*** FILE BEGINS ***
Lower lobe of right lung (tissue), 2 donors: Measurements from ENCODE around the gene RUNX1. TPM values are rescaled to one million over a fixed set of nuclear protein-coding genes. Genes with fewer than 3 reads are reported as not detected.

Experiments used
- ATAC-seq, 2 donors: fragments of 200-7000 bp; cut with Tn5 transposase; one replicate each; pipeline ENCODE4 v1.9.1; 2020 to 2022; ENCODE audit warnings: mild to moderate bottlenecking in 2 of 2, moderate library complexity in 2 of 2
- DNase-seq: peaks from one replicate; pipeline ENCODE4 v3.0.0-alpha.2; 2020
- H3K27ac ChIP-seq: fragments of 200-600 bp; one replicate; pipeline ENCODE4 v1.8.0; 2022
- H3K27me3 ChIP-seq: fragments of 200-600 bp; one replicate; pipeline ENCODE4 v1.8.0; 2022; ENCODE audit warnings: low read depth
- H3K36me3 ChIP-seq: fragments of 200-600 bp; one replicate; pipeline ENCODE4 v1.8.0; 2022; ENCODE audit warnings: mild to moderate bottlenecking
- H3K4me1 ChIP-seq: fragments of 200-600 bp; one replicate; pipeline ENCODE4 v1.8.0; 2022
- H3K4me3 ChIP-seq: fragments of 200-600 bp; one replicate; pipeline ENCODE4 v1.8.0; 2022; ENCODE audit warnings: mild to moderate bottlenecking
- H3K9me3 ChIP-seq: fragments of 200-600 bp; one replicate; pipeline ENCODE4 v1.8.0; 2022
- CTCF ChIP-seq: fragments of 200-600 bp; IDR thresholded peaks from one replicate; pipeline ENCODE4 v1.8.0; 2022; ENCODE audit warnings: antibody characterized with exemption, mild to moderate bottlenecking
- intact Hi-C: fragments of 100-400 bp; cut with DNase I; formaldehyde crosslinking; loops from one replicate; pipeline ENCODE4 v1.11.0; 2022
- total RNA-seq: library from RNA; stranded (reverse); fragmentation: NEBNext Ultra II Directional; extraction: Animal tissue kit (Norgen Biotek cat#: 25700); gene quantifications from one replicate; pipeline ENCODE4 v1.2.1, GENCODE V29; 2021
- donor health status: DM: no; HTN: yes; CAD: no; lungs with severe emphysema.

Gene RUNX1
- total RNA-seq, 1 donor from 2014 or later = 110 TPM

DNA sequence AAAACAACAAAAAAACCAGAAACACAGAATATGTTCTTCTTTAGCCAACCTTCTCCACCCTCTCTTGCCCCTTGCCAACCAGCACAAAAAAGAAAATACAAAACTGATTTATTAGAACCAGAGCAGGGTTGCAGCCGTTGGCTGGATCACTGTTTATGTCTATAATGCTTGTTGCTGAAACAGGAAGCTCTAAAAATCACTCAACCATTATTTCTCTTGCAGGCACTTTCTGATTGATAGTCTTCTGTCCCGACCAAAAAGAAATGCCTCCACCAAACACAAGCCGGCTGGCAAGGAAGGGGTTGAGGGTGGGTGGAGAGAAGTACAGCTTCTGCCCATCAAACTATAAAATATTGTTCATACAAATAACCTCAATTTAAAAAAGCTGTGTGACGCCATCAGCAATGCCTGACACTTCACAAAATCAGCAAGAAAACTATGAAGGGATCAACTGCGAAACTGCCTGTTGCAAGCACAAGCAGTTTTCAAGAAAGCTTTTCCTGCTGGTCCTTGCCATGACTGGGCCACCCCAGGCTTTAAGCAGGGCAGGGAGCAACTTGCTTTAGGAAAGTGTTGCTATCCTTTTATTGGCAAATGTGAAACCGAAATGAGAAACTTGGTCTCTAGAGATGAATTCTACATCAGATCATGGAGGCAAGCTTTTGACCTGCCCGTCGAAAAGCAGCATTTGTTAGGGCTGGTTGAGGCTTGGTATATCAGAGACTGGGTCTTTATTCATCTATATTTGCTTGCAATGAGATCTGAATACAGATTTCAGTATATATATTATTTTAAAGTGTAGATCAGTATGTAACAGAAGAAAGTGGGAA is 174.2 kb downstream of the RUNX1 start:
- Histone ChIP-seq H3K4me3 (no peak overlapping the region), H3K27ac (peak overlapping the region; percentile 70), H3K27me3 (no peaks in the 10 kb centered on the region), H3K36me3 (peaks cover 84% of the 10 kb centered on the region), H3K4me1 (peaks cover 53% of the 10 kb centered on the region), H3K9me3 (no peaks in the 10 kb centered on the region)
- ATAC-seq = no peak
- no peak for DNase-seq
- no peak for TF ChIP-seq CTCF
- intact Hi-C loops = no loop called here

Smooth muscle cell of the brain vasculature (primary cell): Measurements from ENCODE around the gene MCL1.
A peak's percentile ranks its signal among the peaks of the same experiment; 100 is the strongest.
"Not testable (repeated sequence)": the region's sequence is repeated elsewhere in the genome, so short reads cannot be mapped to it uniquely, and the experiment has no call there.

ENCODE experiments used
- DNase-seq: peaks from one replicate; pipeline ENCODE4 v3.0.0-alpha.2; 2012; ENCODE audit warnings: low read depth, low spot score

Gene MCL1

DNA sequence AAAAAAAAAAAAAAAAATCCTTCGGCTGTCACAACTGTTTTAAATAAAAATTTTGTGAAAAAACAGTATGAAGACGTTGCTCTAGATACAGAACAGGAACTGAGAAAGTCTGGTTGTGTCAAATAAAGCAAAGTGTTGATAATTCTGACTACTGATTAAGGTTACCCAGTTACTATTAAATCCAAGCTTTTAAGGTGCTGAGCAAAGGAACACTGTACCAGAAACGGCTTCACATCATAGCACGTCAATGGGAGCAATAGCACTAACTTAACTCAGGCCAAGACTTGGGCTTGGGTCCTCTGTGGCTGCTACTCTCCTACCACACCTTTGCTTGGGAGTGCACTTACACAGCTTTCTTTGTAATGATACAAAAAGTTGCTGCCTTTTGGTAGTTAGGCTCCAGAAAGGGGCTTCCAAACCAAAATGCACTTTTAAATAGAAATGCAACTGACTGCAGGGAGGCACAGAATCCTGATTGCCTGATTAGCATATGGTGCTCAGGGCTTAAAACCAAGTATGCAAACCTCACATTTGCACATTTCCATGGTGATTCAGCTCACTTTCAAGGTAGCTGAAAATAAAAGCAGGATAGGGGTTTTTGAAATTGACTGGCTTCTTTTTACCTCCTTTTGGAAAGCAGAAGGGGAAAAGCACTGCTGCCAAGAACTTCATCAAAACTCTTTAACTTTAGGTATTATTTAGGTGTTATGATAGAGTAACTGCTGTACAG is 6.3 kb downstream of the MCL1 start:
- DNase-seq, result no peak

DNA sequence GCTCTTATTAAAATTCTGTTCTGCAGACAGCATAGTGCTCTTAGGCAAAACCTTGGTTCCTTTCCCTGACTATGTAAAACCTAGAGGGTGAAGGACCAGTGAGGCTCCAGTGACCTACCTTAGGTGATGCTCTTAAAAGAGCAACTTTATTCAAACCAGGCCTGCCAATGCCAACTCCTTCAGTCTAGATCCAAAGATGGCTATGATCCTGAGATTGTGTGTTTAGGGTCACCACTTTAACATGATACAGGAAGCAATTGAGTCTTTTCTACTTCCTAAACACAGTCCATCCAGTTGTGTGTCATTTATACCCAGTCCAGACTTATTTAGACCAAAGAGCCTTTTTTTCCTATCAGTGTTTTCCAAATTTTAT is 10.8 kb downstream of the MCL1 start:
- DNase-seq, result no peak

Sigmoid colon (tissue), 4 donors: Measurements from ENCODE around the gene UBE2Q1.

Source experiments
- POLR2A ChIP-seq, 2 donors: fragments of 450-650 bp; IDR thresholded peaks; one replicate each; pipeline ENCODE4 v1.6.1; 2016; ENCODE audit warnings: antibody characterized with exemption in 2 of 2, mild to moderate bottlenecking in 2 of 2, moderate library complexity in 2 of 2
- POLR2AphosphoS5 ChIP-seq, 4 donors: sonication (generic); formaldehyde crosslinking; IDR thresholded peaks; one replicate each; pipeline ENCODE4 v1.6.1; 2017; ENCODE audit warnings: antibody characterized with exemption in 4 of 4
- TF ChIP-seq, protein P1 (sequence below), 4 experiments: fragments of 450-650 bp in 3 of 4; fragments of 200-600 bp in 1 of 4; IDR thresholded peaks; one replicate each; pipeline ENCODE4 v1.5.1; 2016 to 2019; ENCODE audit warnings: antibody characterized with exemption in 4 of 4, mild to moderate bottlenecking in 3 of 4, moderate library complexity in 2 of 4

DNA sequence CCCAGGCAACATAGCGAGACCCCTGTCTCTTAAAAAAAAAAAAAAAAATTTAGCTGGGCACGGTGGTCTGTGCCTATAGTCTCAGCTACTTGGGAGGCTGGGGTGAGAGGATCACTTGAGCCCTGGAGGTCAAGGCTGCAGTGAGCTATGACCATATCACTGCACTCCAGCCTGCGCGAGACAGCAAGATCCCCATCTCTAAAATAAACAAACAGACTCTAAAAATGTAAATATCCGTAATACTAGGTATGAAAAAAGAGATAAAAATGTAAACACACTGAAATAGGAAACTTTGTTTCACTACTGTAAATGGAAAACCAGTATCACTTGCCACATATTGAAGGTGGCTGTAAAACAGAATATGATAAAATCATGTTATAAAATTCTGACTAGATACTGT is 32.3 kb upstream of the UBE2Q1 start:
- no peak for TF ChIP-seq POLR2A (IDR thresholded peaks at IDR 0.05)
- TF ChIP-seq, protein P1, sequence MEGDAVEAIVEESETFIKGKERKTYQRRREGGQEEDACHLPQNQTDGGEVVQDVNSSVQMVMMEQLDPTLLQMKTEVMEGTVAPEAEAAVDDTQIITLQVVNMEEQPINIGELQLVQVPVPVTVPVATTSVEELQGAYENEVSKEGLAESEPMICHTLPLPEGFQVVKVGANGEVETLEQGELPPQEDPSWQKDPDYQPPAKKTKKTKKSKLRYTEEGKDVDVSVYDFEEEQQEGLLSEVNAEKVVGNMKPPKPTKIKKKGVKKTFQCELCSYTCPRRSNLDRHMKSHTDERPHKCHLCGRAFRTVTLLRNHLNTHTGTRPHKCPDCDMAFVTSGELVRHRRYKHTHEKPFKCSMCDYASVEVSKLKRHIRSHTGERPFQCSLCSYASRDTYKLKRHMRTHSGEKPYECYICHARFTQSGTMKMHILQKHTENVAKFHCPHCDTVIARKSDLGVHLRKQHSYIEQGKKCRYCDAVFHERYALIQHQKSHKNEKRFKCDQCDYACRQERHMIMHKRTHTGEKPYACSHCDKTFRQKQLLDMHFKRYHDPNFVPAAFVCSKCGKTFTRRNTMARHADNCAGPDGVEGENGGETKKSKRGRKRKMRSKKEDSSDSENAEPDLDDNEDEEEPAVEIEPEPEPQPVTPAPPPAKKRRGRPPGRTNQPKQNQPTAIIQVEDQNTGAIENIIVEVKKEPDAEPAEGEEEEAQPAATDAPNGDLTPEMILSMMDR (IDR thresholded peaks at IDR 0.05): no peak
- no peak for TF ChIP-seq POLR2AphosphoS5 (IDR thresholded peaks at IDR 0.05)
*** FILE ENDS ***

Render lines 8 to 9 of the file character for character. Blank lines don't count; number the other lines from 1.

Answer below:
- H3K4me1 ChIP-seq: fragments of 200-600 bp; one replicate; pipeline ENCODE4 v1.8.0; 2022
- H3K4me3 ChIP-seq: fragments of 200-600 bp; one replicate; pipeline ENCODE4 v1.8.0; 2022; ENCODE audit warnings: mild to moderate bottlenecking